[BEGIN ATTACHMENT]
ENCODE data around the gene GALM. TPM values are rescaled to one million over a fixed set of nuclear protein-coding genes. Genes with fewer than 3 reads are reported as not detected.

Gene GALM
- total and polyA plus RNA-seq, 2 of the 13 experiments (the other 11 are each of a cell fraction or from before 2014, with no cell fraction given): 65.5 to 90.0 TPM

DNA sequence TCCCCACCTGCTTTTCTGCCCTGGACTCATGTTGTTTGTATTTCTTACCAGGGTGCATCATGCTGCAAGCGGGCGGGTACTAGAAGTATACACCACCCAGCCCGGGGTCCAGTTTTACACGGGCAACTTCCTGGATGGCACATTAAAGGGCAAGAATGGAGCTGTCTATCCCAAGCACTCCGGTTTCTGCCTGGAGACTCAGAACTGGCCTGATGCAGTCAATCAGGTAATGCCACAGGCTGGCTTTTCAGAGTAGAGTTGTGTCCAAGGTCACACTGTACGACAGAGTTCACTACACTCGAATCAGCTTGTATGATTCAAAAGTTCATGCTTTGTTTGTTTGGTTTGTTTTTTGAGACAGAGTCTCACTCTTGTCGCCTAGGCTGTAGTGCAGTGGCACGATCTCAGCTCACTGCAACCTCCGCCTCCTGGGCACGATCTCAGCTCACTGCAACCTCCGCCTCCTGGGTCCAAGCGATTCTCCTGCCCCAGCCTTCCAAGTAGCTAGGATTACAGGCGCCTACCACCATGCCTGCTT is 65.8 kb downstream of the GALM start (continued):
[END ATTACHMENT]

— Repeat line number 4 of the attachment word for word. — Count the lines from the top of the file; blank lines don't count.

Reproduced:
DNA sequence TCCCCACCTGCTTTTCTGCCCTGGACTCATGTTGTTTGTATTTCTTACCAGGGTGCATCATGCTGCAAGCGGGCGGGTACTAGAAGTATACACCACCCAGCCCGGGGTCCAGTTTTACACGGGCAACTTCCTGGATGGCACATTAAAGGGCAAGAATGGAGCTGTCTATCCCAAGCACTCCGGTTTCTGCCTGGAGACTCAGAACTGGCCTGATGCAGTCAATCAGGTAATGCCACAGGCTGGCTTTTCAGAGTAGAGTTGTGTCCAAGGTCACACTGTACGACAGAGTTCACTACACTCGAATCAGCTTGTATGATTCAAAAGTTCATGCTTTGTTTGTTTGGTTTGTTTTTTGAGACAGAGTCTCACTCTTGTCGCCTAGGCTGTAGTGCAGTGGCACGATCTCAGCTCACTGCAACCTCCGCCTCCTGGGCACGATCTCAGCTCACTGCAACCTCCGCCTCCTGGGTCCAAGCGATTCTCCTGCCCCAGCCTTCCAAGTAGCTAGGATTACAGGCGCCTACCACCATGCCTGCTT is 65.8 kb downstream of the GALM start (continued):